The term “transitional layer,” as used herein, refers to a layer that is between the base/emitter heterojunction or the base/collector heterojunction and has the function of minimizing the conduction band spike of the heterojunction. One method of minimizing the conduction band spike is to use a series of transitional layers wherein the band gaps of the transitional layers gradually decrease from the transitional layer nearest in proximity to the collector to the transitional layer nearest in proximity to the base in a base/collector heterojunction. Likewise, in a emitter/base heterojunction, the band gaps of the transitional layers gradually decrease from the transitional layer nearest in proximity to the emitter to the transitional layer nearest in proximity to the base. Another method of minimizing the conduction band spike is to use a transitional layer having a graded band gap. The band gap of a transitional layer can be graded by grading the dopant concentration of the layer. For example, the dopant concentration of the transitional layer can be higher near the base layer and can be gradually decreased near the collector or the emitter. Alternatively, lattice strain can be used to provide a transitional layer having a graded band gap. For example, the transitional layer can be compositionally graded to minimize the lattice strain at the surface of the layer in contact with the base and increase the lattice strain at the surface in contact with the collector or emitter. Another method of minimizing the conduction band spike is to use a transitional layer having a spike in the dopant concentration. One or more of the above-described methods for minimizing the conduction band spike can be used in the HBTs of the invention. Suitable transitional layers for the HBTs of the invention include GaAs, InGaAs and InGaAsN.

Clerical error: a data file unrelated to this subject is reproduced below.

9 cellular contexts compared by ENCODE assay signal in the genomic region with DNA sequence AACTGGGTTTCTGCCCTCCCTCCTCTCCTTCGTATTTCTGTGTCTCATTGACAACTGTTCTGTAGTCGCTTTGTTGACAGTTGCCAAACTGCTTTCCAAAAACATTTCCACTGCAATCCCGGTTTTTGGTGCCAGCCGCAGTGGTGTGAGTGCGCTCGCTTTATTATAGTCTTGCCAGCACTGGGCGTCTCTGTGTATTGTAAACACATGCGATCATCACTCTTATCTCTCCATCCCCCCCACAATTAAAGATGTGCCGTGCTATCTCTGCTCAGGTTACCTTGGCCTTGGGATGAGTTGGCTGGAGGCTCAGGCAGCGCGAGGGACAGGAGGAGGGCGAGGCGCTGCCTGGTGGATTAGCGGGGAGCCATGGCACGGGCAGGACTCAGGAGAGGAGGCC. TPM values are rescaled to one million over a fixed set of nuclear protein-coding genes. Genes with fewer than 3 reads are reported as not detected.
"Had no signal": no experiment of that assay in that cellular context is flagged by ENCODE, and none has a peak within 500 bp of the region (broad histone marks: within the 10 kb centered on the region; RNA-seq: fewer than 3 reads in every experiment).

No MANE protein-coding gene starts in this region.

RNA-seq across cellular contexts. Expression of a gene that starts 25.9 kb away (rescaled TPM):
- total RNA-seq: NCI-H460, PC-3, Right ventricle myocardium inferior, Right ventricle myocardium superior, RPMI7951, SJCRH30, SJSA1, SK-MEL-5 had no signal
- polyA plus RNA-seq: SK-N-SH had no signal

A lattice-matched layer is a layer which is grown on a material having a different lattice constant. The lattice-matched layer typically has a thickness of about 500 Å or less and essentially conforms to the lattice constant of the underlying layer. This results in a band gap intermediate between the band gap of the underlying layer and the band gap of the lattice-matched material if it were not strained. Methods of forming lattice-matched layers are known to those skilled in the art and can be found in on pages 303-328 of Ferry, et al., Gallium Arsenide Technology (1985), Howard W. Sams & Co., Inc. Indianapolis, Ind. the teachings of which are incorporated herein by reference. An example of a suitable material for lattice-matched layers of the HBTs of the invention is InGaP.

HBTs and DHBTs with Constant-Composition Base Layers